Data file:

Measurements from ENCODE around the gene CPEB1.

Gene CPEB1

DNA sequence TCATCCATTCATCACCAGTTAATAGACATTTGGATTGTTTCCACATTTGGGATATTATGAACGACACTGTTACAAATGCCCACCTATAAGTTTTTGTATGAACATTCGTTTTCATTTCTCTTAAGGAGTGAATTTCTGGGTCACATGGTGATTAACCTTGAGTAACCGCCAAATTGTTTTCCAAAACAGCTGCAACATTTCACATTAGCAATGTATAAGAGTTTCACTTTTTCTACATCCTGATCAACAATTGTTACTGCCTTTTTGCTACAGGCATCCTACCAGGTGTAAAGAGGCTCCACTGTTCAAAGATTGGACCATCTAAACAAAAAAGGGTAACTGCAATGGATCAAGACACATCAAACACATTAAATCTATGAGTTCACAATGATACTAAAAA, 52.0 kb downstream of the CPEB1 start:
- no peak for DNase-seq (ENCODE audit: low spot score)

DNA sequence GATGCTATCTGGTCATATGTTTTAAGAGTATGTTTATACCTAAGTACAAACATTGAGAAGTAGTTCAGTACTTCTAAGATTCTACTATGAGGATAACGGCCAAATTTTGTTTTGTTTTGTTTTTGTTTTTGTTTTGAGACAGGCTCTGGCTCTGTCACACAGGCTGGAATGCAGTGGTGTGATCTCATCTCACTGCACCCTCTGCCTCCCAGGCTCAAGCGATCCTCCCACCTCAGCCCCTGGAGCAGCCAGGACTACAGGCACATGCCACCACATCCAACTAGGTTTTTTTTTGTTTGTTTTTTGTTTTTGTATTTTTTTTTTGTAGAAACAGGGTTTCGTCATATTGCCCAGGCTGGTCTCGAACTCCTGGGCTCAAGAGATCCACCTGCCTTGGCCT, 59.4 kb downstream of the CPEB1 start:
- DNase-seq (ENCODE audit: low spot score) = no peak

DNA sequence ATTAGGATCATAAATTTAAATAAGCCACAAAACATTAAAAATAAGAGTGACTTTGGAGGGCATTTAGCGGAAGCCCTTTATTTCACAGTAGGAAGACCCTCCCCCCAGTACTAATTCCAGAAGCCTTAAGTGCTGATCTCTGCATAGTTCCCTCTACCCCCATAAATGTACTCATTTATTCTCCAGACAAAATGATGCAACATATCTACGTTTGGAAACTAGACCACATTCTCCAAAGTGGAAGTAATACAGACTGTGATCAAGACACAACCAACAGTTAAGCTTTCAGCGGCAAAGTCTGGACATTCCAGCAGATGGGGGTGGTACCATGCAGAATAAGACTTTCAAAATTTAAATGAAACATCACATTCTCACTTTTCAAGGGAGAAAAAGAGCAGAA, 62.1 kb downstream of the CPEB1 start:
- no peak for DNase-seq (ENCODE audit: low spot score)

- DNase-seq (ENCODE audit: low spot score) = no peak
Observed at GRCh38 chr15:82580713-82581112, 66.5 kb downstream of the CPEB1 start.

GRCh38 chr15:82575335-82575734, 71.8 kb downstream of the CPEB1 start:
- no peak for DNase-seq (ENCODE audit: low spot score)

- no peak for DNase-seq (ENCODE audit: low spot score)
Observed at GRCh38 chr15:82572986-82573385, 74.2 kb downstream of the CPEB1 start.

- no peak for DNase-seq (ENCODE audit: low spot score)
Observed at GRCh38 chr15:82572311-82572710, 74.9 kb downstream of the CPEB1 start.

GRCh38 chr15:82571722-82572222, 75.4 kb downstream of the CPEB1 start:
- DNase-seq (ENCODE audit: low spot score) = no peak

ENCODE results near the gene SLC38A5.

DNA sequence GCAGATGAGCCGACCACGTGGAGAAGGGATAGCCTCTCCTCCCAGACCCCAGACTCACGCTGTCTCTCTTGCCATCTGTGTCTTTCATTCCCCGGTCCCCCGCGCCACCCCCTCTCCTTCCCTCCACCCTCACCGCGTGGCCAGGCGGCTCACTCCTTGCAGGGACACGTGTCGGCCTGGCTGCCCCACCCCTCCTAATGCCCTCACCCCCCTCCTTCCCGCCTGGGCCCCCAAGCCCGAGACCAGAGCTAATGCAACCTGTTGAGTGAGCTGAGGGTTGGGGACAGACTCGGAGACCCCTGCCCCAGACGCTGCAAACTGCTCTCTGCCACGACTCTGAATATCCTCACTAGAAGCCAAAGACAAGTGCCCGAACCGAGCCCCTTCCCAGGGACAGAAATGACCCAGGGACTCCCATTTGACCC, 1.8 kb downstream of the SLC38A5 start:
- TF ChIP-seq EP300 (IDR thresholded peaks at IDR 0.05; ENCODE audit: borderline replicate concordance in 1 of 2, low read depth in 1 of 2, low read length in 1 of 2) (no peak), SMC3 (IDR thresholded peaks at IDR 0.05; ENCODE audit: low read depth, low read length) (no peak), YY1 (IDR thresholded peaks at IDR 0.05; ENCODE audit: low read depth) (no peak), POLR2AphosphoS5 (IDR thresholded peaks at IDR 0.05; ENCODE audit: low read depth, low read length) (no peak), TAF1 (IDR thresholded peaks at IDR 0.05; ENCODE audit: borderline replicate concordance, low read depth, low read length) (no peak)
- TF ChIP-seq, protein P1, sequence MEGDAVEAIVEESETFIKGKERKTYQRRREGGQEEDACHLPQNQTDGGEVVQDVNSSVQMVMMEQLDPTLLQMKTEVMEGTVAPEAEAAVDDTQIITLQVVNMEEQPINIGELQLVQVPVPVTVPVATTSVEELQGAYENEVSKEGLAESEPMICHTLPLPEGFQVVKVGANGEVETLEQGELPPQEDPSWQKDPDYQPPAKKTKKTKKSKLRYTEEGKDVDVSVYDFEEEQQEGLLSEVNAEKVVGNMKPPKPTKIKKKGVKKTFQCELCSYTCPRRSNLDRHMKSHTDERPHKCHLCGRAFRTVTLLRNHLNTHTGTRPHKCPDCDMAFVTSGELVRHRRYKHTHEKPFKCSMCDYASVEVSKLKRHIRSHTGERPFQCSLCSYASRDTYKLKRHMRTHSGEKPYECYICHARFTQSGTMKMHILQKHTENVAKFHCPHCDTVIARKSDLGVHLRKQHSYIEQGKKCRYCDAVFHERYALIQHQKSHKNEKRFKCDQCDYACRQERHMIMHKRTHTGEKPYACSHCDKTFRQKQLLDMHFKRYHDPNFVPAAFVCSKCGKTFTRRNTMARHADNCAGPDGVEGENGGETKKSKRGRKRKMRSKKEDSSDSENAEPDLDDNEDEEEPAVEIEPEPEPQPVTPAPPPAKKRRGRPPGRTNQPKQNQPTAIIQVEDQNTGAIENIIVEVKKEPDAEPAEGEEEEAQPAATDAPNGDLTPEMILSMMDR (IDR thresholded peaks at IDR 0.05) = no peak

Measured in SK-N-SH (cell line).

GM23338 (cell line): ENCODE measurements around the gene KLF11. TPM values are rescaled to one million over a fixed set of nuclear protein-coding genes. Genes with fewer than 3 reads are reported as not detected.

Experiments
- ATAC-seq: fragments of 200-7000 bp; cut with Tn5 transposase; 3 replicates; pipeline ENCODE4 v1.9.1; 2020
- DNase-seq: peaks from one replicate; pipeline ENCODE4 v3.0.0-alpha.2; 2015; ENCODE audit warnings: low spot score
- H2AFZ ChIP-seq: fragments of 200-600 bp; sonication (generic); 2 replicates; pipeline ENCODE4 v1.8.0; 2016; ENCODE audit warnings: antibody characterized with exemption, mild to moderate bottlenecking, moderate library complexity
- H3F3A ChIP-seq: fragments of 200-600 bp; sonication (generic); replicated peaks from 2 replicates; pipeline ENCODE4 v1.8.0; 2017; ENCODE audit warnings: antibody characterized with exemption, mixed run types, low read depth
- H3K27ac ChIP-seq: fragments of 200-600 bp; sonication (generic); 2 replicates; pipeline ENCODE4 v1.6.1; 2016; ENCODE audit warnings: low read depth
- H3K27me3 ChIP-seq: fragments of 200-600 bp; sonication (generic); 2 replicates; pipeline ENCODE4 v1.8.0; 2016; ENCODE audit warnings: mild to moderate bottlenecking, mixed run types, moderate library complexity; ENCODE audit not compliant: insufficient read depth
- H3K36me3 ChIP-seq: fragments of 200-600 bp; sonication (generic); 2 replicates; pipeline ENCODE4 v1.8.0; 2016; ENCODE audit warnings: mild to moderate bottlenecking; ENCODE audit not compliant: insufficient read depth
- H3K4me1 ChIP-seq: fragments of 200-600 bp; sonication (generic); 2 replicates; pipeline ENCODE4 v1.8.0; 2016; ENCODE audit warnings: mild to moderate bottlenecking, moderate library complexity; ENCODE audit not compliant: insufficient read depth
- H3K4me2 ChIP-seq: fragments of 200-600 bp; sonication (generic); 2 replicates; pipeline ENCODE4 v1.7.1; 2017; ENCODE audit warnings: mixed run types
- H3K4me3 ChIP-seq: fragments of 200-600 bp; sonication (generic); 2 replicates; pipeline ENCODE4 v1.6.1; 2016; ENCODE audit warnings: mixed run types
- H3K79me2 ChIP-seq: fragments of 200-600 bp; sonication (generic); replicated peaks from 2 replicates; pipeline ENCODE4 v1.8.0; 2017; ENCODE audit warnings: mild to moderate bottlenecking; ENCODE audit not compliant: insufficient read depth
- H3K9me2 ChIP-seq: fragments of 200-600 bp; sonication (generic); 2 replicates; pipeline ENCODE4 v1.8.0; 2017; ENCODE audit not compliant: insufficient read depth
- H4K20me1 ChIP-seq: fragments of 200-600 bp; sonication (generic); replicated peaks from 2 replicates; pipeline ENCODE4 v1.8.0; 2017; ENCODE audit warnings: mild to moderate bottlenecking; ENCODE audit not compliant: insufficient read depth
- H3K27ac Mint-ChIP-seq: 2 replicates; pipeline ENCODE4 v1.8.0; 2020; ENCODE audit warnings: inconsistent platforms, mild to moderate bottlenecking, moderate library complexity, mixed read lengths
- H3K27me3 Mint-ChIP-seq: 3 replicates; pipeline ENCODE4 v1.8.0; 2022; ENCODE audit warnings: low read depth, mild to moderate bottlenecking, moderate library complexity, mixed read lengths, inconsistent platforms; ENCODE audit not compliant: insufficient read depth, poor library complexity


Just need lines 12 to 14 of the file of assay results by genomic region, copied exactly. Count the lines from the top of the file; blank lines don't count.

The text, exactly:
- no peak for DNase-seq (ENCODE audit: low spot score)

- no peak for DNase-seq (ENCODE audit: low spot score)
Observed at GRCh38 chr15:82572986-82573385, 74.2 kb downstream of the CPEB1 start.